It adds a completely separate concept of a database – ignoring the fact that such results are meaningless without clear methodology in data collection, reporting and conduct and patient selection, ignoring swathes of data security concerns, confidentiality factors, EU regulatory and even insurance issues; all the while missing the entire point of such initiatives as the AllTrials campaign which are very worthy of support. Nevertheless any such database could operate without the firmly refuted Saatchi Bill proforma defence for negligence.  The ‘that sounds good let’s say that’ hooks added for selling points are completely meaningless, confused, soundbites that demonstrate a lack of understanding and substance. Patients deserve better care than that. 

For excellent analysis please see:

Chris Heaton-Harris Resurrects Lord Saatchi’s Zombie Quacks’ Charter

Learned Friend: Access to Medical Treatments (Innovation) Bill 2015


this paper: Bye Bye Bolitho? The Curious Case of the Medical Innovation Bill


More Trick than Treat

cauldronLord Saatchi’s PMB has tortuously rattled around despite loud criticism from all key experts, medical organisations, research and patient charities. Unusually, a No.2 bill procedure was used to introduce it into the Lords and the Commons simultaneously in 2012. Much criticism led to its withdrawal from the Commons and a second draft, the Medical Innovation (No.2) Bill, in the Lords. A Department of Health consultations as issued on the second version of this, and this consultation closed in April 2014. Before the responses were published, a new, third draft had been written and announced as improved and an answer to all criticism. Its first reading in the Lords, a formality, was on 5 June 2014 and its second took place on 27 June 2014. It was amended again following the second reading, and it entered committee stage as its fourth version, with 39 amendments tabled. It was amended again prior to Report stage, and again thereafter, and again (v7, mark 2).   Once to the Commons Saatchi thought he’d get extra time in the last parliament to push it through and into law before the general election – despite legislative consent being unanimously rejected by a country. Indeed, if no MP objected and no amendments were tabled it could have been rushed through to Royal Assent in a day. Sarah Wollaston and Julian Huppert arranged a rota so that one of them, at least, would be around to object. When debating time and special deals were hanging in the balance the coalition government parted ways when someone said hang on, all the stakeholders say this is dangerous – let’s not do this.  

Despite the ongoing opposition from across the board: medical organisations, patient charities and groups, research charities, academics, legal and patient safety experts, Lord Saatchi reintroduced his Bill in 2015/16 in the configuration it had left the Lords – and a motion to set aside SO46 (Standing Order 46 of the House of Lords, a rule that no two stages of a Bill shall be taken in one day) was scheduled which would allow a fast tracked passing back to the Commons and even passing its stages in one day, averting the proper scrutiny of the chambers.   The motion to set aside SO46 is still scheduled for November and would allow the original Medical Innovation (No.2) Bill to pass. But Lord Saatchi has now confirmed that Chris Heaton-Harris’s private members bill IS the Medical Innovation Bill handed over, and thus given more time to run.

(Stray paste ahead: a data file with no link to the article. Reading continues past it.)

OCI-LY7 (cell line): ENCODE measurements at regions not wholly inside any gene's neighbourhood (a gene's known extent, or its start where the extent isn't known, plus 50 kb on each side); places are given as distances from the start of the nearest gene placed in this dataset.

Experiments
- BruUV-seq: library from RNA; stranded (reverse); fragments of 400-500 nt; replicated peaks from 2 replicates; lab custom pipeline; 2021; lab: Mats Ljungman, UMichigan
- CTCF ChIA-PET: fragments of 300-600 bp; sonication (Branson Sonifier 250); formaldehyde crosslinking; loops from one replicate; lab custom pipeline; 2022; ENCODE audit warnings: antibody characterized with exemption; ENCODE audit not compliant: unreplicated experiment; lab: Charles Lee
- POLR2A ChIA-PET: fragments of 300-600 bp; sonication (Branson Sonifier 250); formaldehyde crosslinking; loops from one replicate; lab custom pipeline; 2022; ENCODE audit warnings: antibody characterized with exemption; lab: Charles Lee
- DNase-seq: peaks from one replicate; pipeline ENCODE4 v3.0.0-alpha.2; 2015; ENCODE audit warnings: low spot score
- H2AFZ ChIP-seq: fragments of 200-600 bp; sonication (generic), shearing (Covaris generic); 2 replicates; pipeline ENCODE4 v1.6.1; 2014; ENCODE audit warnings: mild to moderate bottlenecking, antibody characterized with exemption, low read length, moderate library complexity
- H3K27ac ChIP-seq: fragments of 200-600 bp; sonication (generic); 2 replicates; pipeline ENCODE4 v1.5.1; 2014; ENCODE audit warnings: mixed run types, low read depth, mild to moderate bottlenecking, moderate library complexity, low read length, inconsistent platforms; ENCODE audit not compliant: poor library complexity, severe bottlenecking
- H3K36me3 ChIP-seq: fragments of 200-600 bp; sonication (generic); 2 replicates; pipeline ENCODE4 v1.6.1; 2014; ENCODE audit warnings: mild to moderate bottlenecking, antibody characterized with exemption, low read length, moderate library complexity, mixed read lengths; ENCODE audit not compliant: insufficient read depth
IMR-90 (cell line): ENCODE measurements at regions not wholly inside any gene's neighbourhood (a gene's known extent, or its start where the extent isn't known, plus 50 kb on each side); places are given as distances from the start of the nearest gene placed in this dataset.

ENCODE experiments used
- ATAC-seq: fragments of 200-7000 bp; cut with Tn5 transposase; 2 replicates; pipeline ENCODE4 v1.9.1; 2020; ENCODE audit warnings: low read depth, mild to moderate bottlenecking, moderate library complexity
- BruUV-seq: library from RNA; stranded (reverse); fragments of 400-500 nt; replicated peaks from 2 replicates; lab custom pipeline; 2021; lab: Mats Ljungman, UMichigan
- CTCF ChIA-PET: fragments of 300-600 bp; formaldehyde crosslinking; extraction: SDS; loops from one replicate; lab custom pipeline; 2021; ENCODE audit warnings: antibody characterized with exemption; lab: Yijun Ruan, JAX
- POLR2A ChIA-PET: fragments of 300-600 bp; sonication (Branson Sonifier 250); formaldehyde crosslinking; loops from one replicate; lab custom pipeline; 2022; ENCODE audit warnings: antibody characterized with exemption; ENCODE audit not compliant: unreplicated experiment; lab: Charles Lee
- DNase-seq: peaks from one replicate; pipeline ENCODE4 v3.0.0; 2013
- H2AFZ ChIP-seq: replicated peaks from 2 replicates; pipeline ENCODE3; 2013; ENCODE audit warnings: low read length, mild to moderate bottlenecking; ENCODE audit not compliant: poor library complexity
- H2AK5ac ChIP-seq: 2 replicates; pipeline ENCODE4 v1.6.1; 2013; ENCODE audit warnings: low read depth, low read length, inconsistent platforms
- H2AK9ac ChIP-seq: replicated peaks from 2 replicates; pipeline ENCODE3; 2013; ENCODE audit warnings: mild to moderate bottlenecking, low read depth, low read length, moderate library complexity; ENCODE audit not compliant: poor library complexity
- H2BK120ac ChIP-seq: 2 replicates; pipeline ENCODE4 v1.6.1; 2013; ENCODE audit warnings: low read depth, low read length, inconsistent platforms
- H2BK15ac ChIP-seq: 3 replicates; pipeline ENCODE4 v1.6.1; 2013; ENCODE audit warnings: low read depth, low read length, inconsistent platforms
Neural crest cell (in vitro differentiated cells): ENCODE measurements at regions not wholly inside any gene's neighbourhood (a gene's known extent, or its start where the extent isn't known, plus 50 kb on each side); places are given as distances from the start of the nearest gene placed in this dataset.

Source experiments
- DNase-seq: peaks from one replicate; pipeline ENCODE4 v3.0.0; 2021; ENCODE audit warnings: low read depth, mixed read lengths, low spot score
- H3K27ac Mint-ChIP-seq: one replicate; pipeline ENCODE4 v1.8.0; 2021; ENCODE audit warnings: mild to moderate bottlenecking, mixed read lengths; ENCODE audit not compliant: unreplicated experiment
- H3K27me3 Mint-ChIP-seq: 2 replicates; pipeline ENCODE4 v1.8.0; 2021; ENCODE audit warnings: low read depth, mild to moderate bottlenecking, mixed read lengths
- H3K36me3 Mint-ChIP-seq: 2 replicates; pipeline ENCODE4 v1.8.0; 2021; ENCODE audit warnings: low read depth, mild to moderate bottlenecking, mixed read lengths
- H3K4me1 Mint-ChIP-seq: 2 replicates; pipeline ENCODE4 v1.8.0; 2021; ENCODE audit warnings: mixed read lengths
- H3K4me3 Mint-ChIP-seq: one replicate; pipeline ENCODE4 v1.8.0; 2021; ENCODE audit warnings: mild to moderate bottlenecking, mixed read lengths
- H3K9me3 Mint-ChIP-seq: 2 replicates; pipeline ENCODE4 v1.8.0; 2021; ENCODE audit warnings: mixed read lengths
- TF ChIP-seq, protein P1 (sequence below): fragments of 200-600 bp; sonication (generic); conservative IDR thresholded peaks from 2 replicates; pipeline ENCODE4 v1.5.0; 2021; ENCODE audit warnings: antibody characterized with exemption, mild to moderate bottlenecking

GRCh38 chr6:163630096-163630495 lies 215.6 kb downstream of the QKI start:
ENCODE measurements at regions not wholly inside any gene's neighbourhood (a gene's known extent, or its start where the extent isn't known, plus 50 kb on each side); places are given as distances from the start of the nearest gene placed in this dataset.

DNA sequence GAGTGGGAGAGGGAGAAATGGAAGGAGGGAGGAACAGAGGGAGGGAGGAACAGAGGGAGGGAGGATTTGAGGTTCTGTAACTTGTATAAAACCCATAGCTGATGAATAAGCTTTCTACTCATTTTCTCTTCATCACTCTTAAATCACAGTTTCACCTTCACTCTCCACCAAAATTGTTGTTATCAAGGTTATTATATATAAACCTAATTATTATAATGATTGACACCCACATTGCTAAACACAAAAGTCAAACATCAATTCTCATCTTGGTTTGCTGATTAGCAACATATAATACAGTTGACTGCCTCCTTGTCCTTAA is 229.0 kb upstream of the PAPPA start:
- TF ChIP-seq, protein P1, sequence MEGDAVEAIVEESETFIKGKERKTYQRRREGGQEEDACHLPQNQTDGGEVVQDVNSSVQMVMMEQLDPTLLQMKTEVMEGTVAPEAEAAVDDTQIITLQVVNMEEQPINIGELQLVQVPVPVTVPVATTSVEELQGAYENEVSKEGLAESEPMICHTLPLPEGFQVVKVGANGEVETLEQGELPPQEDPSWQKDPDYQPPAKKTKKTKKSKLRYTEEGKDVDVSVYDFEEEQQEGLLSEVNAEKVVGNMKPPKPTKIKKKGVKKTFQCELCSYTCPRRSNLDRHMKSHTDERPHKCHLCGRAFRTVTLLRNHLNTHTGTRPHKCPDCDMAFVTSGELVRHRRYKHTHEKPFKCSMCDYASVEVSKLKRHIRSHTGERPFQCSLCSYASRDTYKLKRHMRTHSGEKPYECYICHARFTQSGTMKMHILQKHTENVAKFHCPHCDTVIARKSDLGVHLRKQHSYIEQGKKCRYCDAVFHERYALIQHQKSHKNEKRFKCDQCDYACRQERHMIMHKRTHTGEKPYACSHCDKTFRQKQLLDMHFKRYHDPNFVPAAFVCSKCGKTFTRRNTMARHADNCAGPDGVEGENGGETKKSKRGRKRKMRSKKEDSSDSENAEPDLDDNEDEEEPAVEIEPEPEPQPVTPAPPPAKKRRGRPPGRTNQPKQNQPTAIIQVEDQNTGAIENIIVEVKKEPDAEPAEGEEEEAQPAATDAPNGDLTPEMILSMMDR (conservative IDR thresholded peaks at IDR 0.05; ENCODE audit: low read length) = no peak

The second reading of the Access to Medical Treatments (Innovation) Bill is now scheduled for 16 October 2015 in the House of Commons.


Blink and it’s back, again, twice

In a fascinating display of parliamentary quick change tango, Lord Saatchi’s creation has hotfooted not only back to the Lords to be read a second time in July (with the hopes of subverting usual procedure and fast-tracking straight to the lower house for its completion- with a time limit of one year from its reappearance) but, according to the Bill’s website, it is now replicated in the PMB proposed by MP Chris Heaton-Harris in the Commons.

Of course, if this is the case then it’s gone from a, relatively, restrained misrepresenting of benefit by using the word ‘innovation’ rather than ‘experimentation’; to a wholesale misrepresentation of content. The original never contained anything that would have enabled access to treatment,at all, despite the heavy lines spun to encourage loud, urgent, understandable, support.  One suspects Lord Saatchi’s new bill will be the same when it suits him to dupe supporters into believing it’s had the ok-go from the Lords; and will be an entirely new and fresh venture when the hideous problems and wall of opposition, from doctors’ representatives, patient charities, research groups and patient safety experts, to the original attempts are pointed out.    Nobody’s quite sure whether the Bill site has told the truth or not because the Bill probably hasn’t been written yet, despite having its first reading yesterday. Nor can anyone know how many willing helpers put their names in for the PMB ballot to run it for Saatchi; brownie points all round, right?